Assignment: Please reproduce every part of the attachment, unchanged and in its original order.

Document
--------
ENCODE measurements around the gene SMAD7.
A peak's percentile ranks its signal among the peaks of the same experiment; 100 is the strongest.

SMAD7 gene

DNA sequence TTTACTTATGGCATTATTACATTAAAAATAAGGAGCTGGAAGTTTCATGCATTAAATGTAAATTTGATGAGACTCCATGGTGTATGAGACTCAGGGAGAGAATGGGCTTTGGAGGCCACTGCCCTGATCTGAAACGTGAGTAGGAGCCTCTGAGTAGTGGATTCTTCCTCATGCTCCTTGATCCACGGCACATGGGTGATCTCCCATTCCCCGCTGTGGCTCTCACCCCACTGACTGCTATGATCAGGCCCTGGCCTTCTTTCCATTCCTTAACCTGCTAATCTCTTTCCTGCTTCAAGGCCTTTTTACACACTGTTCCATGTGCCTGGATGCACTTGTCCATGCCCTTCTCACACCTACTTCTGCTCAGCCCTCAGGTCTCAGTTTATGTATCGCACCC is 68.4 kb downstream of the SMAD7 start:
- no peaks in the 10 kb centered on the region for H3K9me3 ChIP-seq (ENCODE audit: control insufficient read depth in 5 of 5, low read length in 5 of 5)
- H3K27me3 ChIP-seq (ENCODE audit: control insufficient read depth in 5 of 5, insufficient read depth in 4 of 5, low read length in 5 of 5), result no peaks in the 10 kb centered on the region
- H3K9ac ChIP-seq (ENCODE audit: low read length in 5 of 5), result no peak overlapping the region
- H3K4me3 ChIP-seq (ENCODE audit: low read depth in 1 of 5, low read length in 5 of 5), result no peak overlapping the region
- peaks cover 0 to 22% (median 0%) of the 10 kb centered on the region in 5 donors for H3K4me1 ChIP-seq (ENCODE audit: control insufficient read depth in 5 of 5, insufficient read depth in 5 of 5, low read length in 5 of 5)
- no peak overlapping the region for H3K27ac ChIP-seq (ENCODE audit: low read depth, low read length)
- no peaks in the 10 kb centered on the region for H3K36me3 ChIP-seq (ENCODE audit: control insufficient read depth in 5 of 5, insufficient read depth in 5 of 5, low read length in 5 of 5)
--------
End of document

ENCODE measurements around the gene SMAD7.
A peak's percentile ranks its signal among the peaks of the same experiment; 100 is the strongest.

SMAD7 gene

DNA sequence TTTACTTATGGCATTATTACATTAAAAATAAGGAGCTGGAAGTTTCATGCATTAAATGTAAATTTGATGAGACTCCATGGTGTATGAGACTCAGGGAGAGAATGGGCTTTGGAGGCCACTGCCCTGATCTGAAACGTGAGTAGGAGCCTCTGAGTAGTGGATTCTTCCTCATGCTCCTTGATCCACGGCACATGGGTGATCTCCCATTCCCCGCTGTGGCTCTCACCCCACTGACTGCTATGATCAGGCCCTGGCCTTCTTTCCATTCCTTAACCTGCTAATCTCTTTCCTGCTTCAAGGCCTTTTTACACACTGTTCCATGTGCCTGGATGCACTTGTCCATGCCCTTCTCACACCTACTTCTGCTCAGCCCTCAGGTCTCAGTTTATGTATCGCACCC is 68.4 kb downstream of the SMAD7 start:
- no peaks in the 10 kb centered on the region for H3K9me3 ChIP-seq (ENCODE audit: control insufficient read depth in 5 of 5, low read length in 5 of 5)
- H3K27me3 ChIP-seq (ENCODE audit: control insufficient read depth in 5 of 5, insufficient read depth in 4 of 5, low read length in 5 of 5), result no peaks in the 10 kb centered on the region
- H3K9ac ChIP-seq (ENCODE audit: low read length in 5 of 5), result no peak overlapping the region
- H3K4me3 ChIP-seq (ENCODE audit: low read depth in 1 of 5, low read length in 5 of 5), result no peak overlapping the region
- peaks cover 0 to 22% (median 0%) of the 10 kb centered on the region in 5 donors for H3K4me1 ChIP-seq (ENCODE audit: control insufficient read depth in 5 of 5, insufficient read depth in 5 of 5, low read length in 5 of 5)
- no peak overlapping the region for H3K27ac ChIP-seq (ENCODE audit: low read depth, low read length)
- no peaks in the 10 kb centered on the region for H3K36me3 ChIP-seq (ENCODE audit: control insufficient read depth in 5 of 5, insufficient read depth in 5 of 5, low read length in 5 of 5)